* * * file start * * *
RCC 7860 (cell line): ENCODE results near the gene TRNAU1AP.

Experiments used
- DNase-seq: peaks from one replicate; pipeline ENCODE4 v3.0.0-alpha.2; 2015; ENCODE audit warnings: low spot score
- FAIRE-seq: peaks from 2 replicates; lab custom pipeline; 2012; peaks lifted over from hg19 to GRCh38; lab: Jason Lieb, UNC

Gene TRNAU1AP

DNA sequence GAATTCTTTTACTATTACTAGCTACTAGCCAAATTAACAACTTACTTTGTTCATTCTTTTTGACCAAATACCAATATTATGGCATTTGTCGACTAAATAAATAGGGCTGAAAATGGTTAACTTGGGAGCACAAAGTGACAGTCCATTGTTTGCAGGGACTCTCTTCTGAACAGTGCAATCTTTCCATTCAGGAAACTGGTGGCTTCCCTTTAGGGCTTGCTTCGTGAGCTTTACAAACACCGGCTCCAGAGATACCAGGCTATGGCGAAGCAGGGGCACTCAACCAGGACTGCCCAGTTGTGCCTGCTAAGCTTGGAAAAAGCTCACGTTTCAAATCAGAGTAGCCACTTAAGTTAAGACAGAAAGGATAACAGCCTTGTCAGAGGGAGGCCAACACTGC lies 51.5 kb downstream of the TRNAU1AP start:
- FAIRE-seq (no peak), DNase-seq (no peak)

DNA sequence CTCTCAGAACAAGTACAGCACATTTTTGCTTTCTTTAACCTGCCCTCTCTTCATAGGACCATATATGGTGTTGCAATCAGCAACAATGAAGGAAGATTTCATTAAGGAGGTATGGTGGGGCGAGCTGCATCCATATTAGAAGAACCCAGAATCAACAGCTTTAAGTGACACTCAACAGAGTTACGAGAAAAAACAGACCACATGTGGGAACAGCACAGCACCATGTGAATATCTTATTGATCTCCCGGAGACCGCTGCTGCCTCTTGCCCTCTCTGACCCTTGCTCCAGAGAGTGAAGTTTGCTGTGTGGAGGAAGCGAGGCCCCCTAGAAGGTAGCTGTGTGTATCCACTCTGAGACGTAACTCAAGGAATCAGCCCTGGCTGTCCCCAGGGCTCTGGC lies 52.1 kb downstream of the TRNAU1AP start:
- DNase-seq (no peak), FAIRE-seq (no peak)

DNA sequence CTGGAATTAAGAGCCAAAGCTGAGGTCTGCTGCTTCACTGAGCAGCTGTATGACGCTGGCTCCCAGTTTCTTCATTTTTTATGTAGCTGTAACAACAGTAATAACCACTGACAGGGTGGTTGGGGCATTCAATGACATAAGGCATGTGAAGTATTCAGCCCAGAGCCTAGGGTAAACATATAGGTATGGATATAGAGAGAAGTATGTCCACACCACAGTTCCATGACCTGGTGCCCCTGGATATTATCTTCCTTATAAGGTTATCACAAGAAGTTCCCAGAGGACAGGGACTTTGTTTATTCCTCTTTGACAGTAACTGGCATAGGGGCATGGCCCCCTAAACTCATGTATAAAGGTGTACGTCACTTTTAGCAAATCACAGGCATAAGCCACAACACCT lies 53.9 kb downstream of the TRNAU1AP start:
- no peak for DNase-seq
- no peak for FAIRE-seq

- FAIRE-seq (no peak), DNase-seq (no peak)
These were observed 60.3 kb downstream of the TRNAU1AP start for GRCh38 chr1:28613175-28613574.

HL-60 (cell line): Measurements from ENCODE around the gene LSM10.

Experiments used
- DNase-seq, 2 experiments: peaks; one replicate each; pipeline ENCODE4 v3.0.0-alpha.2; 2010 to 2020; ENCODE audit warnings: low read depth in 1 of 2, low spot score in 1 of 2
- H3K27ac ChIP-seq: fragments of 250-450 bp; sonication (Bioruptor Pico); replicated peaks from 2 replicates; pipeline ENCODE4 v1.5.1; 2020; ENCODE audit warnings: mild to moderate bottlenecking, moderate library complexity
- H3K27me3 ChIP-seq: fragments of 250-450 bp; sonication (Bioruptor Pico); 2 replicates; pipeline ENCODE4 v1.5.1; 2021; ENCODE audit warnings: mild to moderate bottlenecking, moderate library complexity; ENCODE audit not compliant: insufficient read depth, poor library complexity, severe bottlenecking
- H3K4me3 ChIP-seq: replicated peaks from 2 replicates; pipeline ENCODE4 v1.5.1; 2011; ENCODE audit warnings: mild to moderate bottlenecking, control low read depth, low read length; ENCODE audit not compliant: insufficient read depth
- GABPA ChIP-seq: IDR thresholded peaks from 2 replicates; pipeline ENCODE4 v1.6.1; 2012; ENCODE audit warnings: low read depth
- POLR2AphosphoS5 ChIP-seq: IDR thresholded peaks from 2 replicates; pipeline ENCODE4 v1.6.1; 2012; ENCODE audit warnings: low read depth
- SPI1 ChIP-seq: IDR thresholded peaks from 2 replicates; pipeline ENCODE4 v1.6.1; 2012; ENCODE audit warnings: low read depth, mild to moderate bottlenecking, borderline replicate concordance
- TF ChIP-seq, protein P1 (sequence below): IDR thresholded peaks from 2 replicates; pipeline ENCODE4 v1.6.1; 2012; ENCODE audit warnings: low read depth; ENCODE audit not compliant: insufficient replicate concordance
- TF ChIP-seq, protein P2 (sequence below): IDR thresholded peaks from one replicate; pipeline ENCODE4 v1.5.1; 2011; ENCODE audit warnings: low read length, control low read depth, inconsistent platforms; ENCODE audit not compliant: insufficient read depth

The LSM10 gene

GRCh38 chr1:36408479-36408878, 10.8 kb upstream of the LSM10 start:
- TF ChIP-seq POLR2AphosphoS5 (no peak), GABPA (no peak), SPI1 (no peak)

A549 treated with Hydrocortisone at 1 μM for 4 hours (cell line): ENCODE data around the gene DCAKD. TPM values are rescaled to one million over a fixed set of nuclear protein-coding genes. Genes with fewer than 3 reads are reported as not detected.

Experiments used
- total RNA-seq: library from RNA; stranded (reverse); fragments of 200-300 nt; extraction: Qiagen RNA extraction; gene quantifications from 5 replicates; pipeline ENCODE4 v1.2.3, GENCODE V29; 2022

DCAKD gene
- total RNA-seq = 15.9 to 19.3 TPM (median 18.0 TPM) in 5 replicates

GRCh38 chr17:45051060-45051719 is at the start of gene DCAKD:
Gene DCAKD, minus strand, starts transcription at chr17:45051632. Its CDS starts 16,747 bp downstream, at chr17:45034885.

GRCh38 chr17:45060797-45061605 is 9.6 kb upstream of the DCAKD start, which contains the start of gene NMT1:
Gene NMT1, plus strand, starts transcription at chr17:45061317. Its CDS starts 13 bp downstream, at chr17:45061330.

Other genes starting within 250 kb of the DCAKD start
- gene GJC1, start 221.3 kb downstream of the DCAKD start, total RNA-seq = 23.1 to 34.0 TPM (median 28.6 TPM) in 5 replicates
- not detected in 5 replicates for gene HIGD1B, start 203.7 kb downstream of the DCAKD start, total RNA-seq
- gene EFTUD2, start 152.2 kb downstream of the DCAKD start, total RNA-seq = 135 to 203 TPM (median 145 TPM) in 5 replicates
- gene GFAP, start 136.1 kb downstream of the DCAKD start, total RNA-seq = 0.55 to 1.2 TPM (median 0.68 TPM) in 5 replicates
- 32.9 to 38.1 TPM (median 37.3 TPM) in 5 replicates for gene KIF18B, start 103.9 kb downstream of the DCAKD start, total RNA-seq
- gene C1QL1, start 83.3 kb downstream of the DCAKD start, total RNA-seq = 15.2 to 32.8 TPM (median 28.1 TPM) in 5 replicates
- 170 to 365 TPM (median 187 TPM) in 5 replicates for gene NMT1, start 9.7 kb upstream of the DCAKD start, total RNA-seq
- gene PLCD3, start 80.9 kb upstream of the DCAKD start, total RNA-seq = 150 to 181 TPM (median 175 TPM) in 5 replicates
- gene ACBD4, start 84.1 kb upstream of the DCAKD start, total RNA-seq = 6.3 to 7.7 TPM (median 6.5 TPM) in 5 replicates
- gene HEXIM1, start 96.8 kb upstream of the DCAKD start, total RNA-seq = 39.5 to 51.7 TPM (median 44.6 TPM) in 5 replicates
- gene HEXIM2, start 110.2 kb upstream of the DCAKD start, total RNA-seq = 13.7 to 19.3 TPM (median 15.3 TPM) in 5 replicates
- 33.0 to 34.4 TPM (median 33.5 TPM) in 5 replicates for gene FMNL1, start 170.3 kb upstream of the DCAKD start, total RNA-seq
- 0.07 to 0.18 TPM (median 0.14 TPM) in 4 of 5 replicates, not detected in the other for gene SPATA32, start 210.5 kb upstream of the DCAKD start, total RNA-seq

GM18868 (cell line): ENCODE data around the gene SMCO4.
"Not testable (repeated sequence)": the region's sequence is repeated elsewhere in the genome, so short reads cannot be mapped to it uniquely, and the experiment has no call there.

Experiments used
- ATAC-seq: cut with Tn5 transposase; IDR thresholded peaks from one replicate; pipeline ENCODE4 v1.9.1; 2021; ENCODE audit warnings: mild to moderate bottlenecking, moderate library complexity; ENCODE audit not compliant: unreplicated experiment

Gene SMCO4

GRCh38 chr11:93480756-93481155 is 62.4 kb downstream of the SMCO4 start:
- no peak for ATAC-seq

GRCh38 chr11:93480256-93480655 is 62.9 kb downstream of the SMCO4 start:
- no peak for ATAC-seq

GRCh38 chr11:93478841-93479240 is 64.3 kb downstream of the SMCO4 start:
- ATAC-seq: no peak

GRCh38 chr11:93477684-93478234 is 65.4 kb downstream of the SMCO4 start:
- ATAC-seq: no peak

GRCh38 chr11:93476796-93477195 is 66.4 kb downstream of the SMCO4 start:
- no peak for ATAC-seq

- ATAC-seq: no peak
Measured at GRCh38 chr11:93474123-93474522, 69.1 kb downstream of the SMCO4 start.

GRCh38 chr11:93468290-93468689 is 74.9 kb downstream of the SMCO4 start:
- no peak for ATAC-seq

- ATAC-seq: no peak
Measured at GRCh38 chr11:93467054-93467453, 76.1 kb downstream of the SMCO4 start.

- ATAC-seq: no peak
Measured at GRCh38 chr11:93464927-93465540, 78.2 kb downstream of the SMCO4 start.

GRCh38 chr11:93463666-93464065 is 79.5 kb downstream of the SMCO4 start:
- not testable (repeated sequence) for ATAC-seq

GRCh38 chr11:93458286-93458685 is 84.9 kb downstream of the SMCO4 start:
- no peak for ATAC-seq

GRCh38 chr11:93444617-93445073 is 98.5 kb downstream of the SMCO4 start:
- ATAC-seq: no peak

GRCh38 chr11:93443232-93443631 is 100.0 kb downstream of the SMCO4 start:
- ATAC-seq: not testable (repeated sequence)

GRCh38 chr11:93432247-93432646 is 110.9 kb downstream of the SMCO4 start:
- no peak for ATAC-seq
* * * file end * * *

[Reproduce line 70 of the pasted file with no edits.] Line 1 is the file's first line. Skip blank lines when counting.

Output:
- no peak for ATAC-seq